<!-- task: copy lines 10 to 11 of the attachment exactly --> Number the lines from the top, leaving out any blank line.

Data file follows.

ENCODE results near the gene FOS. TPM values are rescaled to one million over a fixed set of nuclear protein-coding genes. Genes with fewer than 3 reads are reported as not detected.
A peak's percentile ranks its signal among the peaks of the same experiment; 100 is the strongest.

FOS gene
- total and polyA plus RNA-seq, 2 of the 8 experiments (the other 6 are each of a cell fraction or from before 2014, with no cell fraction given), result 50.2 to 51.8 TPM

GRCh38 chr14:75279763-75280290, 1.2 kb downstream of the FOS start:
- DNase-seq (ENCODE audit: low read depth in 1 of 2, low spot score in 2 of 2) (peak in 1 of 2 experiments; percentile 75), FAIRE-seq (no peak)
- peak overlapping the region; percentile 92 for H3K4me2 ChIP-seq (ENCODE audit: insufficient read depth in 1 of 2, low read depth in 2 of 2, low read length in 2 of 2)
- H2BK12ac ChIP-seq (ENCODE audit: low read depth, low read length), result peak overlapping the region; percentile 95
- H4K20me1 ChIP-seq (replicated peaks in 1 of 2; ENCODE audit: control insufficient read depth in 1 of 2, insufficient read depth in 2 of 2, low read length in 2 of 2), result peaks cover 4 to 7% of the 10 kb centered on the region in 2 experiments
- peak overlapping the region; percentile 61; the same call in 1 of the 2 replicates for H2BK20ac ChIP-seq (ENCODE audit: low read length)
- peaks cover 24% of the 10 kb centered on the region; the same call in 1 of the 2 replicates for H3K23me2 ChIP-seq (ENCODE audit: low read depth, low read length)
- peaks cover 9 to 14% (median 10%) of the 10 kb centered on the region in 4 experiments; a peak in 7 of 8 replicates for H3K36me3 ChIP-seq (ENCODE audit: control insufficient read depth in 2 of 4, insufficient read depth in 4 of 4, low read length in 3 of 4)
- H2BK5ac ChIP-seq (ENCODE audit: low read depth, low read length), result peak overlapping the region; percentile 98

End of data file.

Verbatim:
- peak overlapping the region; percentile 61; the same call in 1 of the 2 replicates for H2BK20ac ChIP-seq (ENCODE audit: low read length)
- peaks cover 24% of the 10 kb centered on the region; the same call in 1 of the 2 replicates for H3K23me2 ChIP-seq (ENCODE audit: low read depth, low read length)